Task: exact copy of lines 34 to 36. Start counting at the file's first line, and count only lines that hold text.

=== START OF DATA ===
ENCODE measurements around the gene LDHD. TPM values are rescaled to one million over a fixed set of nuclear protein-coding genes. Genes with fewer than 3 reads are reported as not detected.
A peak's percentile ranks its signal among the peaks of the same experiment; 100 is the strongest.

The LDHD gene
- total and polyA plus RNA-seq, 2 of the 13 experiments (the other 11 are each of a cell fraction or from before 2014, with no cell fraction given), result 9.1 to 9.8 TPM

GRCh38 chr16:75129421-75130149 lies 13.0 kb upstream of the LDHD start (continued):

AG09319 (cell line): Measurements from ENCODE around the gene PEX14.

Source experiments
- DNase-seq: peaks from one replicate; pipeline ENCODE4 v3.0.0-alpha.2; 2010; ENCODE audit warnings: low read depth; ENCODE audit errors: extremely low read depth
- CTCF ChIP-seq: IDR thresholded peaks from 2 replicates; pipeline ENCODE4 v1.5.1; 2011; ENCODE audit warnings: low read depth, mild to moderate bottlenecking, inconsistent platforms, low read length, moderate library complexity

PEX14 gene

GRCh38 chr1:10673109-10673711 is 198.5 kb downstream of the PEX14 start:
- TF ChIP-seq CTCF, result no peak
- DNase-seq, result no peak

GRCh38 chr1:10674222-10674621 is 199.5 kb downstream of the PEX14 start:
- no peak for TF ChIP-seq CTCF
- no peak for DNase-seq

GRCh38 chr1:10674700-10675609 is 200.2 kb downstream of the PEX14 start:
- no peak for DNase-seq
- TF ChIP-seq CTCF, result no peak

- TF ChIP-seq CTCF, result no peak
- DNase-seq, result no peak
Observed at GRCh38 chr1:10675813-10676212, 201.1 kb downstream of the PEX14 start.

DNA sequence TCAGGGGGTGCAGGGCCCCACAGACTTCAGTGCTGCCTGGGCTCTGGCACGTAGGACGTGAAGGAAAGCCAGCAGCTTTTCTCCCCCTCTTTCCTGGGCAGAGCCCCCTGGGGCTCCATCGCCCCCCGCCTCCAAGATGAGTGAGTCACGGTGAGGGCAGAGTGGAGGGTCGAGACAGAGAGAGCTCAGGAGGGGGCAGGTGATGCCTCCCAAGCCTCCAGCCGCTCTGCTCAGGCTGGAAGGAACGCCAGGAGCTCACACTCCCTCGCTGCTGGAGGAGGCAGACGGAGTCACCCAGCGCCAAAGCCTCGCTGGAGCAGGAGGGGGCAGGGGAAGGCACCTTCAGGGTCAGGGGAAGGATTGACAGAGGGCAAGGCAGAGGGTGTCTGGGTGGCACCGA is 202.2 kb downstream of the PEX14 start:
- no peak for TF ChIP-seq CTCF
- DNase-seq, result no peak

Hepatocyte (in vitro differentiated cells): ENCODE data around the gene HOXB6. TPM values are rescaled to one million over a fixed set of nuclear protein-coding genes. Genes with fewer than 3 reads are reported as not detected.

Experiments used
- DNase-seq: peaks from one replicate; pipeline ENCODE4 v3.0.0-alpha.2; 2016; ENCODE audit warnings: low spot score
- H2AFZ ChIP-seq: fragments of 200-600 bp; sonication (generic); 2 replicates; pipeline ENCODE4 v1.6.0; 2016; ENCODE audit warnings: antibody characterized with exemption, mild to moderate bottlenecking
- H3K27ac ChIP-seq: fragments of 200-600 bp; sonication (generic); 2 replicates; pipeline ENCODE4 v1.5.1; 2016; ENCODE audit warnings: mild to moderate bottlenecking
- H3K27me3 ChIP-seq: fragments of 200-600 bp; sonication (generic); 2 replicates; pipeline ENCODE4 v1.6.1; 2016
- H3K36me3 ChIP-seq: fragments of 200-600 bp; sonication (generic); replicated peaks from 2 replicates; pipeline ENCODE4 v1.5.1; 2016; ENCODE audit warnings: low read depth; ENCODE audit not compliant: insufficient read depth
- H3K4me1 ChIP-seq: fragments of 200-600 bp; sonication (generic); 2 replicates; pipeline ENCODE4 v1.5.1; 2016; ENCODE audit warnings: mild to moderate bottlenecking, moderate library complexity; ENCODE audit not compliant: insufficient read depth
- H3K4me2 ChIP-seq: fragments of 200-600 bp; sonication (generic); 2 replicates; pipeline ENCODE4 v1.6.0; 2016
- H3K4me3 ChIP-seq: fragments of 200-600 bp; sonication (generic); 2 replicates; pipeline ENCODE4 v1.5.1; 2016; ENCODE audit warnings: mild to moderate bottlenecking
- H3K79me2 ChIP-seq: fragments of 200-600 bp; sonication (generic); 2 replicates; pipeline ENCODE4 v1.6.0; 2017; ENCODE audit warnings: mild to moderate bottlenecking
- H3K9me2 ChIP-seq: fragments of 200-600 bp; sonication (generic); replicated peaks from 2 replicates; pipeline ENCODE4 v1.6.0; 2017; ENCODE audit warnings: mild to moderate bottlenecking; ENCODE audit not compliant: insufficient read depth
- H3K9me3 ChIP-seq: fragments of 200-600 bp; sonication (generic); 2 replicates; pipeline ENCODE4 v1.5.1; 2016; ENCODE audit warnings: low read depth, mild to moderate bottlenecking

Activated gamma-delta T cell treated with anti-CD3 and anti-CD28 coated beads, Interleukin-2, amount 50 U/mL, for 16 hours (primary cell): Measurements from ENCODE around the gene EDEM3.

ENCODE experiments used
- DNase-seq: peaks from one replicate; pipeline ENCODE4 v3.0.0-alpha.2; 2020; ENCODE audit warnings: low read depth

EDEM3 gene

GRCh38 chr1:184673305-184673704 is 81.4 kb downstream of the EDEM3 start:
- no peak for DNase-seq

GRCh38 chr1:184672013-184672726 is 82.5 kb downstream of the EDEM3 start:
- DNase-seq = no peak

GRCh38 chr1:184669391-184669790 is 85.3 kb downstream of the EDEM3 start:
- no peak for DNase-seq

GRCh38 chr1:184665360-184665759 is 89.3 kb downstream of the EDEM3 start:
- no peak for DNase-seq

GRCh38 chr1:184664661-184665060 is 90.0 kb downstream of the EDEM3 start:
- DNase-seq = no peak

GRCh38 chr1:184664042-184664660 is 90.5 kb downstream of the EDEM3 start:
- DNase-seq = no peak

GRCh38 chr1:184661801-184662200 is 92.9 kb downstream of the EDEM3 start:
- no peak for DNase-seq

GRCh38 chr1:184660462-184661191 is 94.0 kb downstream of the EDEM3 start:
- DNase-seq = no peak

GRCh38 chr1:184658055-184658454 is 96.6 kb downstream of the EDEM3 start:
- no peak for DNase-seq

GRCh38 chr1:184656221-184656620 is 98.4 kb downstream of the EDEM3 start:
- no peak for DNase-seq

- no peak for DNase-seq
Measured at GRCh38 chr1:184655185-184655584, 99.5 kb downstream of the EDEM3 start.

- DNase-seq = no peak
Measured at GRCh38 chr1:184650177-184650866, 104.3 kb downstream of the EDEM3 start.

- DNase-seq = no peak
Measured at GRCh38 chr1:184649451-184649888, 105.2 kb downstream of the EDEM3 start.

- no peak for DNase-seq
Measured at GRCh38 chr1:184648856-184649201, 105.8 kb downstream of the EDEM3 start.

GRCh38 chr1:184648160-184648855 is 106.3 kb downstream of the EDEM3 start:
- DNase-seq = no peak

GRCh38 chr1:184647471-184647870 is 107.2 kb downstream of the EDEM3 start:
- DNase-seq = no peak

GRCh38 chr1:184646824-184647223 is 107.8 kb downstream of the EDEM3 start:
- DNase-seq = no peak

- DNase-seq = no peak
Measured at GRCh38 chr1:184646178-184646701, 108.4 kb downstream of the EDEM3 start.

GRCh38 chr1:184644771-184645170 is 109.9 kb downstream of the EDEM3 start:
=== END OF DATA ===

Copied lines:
- H3K4me2 ChIP-seq: fragments of 200-600 bp; sonication (generic); 2 replicates; pipeline ENCODE4 v1.6.0; 2016
- H3K4me3 ChIP-seq: fragments of 200-600 bp; sonication (generic); 2 replicates; pipeline ENCODE4 v1.5.1; 2016; ENCODE audit warnings: mild to moderate bottlenecking
- H3K79me2 ChIP-seq: fragments of 200-600 bp; sonication (generic); 2 replicates; pipeline ENCODE4 v1.6.0; 2017; ENCODE audit warnings: mild to moderate bottlenecking